Schwartz: I think we have to recognize we still have not solved the disparity in higher-level leadership roles for women or board representation. And where are the major decisions being made in a lot of larger organizations. I think even if you still look at partnership in law firms and large law firms, there’s still a huge disparity in terms of women that are partners, women that are sitting on the executive committee. I hope that that improves, but I think the women of the next generation will still be trying to reach that goal. But I think it will still be a challenge for the women in the next generation.
Hall-Long: Going along with that, pay equity. Really pushing that. And we have laws and changes in place, the (Equal Rights Amendment) particularly for women of color, Latina women – the discrepancy is real.
Grimes: The centennial for passage of the 19th Amendment is next year when women got the right to vote. And I look at those photos of those suffragettes and what courage and the passion that they brought forward, how can we be those women for the next hundred years? How can we accelerate that? Because you look at those photos and you go, “Wow, how did they get from point A to point B a hundred years ago?” I mean they were unstoppable. And so how do we continue that as a civilization?
Paverd: We also have the issues of gender neutrality. That is a very big deal right now. People are not necessarily identifying as one gender or another. All these young executives are coming up with all these other issues to deal with as well. They’re going to have to navigate and finesse these issues. How do we deal with this? How do we move forward? I mean, we see ourselves as trailblazers and this is something that they’re going to have to lock in and consider.
Damon: I believe it’s my responsibility to help this next generation understand the differences that they face, the challenges that they face. We have to teach them. We have to highlight it for them. We have to give them the tools to know how to finesse, and what to do in their professional lives and their personal lives. This blurred line between personal and professional, I think, is going to be a real struggle regardless of whether you’re male or female. Everyone lives their lives by their mobile phone now, everyone. Take a photo and all of a sudden, two seconds later it’s on social media. So, they’re not giving themselves the opportunity to think. It’s that instant upload. I view it as an obligation to talk to them about what message they’re sending and how it can affect their lives professionally. What are the things that are going to be looked at when you’re being considered for elevation? I think we need to start those conversations sooner rather than later. One of the mistakes, I think, law firms made for a very long time was waiting until someone was midlevel to a senior associate before starting to have the conversation about what you need to do in order to be elevated. We can’t wait that long because they may have made so many mistakes along the way that it’s impossible at that point to go back and undo the damage that may be holding you back.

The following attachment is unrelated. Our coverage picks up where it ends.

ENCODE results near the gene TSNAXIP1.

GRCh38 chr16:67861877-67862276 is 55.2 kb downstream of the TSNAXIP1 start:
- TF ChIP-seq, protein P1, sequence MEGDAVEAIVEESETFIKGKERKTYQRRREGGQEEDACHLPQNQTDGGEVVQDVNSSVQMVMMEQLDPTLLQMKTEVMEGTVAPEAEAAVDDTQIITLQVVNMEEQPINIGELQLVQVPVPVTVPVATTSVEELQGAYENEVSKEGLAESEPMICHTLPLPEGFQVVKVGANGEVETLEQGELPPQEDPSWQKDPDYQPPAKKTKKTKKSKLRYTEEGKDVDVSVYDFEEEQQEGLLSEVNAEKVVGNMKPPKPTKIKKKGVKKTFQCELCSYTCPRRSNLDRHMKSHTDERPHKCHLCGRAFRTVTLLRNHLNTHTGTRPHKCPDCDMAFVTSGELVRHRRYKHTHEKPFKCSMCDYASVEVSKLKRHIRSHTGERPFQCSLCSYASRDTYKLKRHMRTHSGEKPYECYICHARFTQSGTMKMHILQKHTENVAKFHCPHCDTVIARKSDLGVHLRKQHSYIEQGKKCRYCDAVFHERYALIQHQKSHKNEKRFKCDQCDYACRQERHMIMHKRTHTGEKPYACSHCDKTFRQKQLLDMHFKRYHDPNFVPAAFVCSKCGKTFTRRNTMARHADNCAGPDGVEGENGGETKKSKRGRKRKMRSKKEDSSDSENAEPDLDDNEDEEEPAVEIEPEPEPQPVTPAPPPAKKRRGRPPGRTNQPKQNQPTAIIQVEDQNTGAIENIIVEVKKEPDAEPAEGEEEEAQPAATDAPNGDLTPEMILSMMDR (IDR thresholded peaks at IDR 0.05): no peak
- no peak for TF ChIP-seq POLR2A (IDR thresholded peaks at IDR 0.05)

Let’s talk about firsts. A few of you in this room are “the first woman to …” What responsibilities come with that?
Damon: It’s a challenging conversation. I made partner in 1999 and I didn’t realize that I was the first African-American to make partner in a major Delaware law firm. When I came in the next morning after celebrating with my family and my office was decorated with streamers and balloons and it said, “Congrats on being the first,” I said, “The first what? I’m not the first woman partner.” It was completely lost on me, and when someone said, “You’re the first minority, first African-American,” I said, “That can’t be, it’s 1999.” And they said, “No, you’re the first.” I said, “Well what’s wrong with this state if I’m the first?” Fast forward to 2019 when I became managing partner of my firm, and that same conversation around “the first.” And my same reaction was, “What’s wrong with us with that in 2019,” I’m one of only a handful across the country. For me, it’s a difficult conversation because someone has to be first. But it also highlights that there’s so much more work that needs to be done. The question is, “What am I going to do about it?” I attended a conference where former Attorney General Loretta Lynch spoke, and she said something that will be forever etched in my mind. She said, “If you sit in a position of power and influence and the spaces that you inhabit don’t change, why are you there?” That stuck with me. I didn’t seek to be the first partner. I’m thrilled that I was elevated in that role. I didn’t seek to become president of the firm. I’m thrilled and honored that my partners thought of me in that way, but it makes me ask the question, why am I there? And so I don’t look upon it lightly at all. I still feel today that I can’t afford to fail because being the first means you have a huge responsibility and if you screw it up, then all of those following behind you are going to have a much more difficult time because you screwed it up. And I think about that on a daily basis.
Keith: I didn’t think being the first college president here – at three different colleges – was a big deal until I look in the faces of my students and in the younger women that work for me. That’s when I know I am called to something greater in terms of making sure that I’m elevating them every chance I get.
Bethany, you probably meet a lot of firsts. What advice do you give them?
Hall-Long: What I usually find among the firsts is a sense of humility and respect for those who’ve gone before them, whether they were men or women. I recognize that in these capacities, using their talent and their skillset in this state, whether I’m dealing with my first entrepreneur or scientist, whether it’s one who’s created one of the first patents, it’s how we can tap that. We all have a first story. I was the first in my family to go to college. I share that story, so other young women who perhaps haven’t had that experience … I’m also the first to be president-elect of the National Lieutenant Governors. Nobody else has done that. I often say, “Step out and think about how you can also be the first.” I think that is a role that we all play here as women and why not you? Why not you?